December 10, 2012
Tashi Delek, my friends. It is both a pleasure and an honor to send greetings to you from Washington, DC today, the Global Day of Action for Tibet. I regret that I cannot be with you in person this afternoon as you gather before the United Nations in solidarity and in support of your brothers and sisters inside of Tibet.
I wish first to express my appreciation for the leadership of his Holiness the Dalai Lama. I had the great honor of meeting His Holiness earlier this fall in my home state of Connecticut. I thanked his Holiness for his historic decision to devolve his political power in favor or democracy, which I believe will strengthen the legitimacy of the Tibetan cause among the international community and sustain it for decades to come.
The election held for Tibetans in March 2011, which brought Dr. Lobsang Sangay to office as Kalon Tripa, involved voting by tens of thousands of Tibetans living in exile in over thirty countries, including nearly 100 Tibetan-Americans in Connecticut alone. I have had the great privilege of meeting the Kalon Tripa three times in Washington, DC. He is a man of considerable intellect and accomplishment, and he has proven to be a leader of courage and conviction. The Tibetan people have chosen wisely in electing him as their Prime Minister.
I hope that the self-fulfillment of democratic governance exercised by Tibetan refugees can provide hope and inspiration to those in Tibet and China who yearn for the fundamental freedom to choose their own government and leaders.
But as we gather today, my friends, I remain deeply concerned by the situation for the six million Tibetans living in the People’s Republic of China today. This is a community that has never been permitted to participate in a free and fair election of the sort that have taken place among Tibetans in exile. In fact, this is a community that is governed by authorities who have deemed that carrying a copy of the Universal Declaration of Human Rights or a simple photograph of his Holiness the Dalai Lama to be illegal and punishable acts. It is a community that has faced brutal repression and violence and that has, for decades, been denied their fundamental rights, including the freedoms of expression, assembly, and association.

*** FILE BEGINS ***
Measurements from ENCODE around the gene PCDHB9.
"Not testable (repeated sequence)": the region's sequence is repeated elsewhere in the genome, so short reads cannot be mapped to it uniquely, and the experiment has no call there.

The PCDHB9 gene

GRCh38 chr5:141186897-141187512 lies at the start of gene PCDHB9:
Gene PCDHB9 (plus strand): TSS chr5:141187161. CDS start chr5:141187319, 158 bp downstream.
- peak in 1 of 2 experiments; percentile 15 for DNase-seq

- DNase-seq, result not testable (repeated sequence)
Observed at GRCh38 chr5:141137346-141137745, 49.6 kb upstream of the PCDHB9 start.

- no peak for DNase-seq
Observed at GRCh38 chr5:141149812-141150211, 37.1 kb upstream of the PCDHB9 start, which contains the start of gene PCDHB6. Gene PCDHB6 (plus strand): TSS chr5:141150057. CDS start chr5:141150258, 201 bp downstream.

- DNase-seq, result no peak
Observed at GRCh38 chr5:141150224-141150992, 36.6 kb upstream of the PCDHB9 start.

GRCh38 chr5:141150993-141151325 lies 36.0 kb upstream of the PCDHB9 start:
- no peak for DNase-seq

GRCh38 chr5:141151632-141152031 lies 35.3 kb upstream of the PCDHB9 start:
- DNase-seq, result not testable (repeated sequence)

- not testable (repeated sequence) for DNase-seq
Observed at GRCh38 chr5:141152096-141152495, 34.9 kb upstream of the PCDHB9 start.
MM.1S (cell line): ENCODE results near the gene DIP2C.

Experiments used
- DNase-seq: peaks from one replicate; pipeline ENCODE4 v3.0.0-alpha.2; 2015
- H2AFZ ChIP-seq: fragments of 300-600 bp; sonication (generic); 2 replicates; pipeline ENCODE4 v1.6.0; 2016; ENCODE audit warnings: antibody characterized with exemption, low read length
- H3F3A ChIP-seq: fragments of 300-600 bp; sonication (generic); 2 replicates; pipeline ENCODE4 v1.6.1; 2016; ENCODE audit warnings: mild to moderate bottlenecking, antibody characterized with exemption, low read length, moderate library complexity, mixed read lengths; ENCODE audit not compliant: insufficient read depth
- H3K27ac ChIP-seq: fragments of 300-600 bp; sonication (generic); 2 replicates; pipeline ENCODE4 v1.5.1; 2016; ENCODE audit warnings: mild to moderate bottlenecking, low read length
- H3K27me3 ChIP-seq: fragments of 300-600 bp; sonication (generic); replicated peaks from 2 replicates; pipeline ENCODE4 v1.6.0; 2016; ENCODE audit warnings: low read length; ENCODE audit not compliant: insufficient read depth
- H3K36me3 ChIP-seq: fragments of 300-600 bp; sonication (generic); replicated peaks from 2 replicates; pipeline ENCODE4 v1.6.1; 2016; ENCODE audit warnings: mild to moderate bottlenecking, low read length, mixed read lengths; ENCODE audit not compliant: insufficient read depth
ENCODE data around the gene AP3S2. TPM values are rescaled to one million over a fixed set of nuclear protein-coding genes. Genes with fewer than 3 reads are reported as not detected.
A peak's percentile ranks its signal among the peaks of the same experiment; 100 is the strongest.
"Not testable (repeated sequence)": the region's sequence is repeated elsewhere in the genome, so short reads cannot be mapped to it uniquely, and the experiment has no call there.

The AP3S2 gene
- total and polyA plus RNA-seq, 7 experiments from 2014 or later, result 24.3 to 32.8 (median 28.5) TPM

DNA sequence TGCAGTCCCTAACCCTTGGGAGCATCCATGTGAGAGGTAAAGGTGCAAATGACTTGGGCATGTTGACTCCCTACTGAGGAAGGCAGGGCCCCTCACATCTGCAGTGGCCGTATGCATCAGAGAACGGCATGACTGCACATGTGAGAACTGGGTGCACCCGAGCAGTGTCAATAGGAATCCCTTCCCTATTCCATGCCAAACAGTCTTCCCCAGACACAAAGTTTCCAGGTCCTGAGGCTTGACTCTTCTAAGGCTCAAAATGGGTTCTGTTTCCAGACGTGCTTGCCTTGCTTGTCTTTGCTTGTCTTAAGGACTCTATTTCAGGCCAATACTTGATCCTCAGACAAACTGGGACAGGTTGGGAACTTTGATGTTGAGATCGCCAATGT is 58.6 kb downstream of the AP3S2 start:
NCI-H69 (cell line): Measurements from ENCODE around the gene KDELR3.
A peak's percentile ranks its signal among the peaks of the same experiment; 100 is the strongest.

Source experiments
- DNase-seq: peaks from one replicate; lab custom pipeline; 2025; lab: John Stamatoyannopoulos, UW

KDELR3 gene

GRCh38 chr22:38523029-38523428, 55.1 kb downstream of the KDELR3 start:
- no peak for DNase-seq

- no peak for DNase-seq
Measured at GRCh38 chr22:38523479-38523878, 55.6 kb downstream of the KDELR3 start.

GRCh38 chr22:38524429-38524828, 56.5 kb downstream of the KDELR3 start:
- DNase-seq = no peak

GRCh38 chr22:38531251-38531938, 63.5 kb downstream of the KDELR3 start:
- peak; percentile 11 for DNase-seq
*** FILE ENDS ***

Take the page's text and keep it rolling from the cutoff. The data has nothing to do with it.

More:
I am deeply saddened and concerned about the rise in self-immolations in Tibet, and agree that the root cause of these acts of despair can be found in the repressive policies of the Chinese government. For this reason, earlier this year, I joined my colleagues in the United States Senate to introduce a resolution mourning the deaths of Tibetans who have self-immolated and deploring the repressive policies targeting Tibetans. Our resolution also called on the Chinese government to release all persons who have been arbitrarily detained; to suspend implementation of religious control regulations; to cease the intimidation, harassment and detention of peaceful protesters, and to allow unrestricted access to journalists, foreign diplomats, and international organizations to Tibet. I am happy to report that our resolution unanimously passed the Senate.
Today, I say to those in Tibet who are striving to secure their fundamental freedoms: the United States Congress has not and will not forget about you and your cause.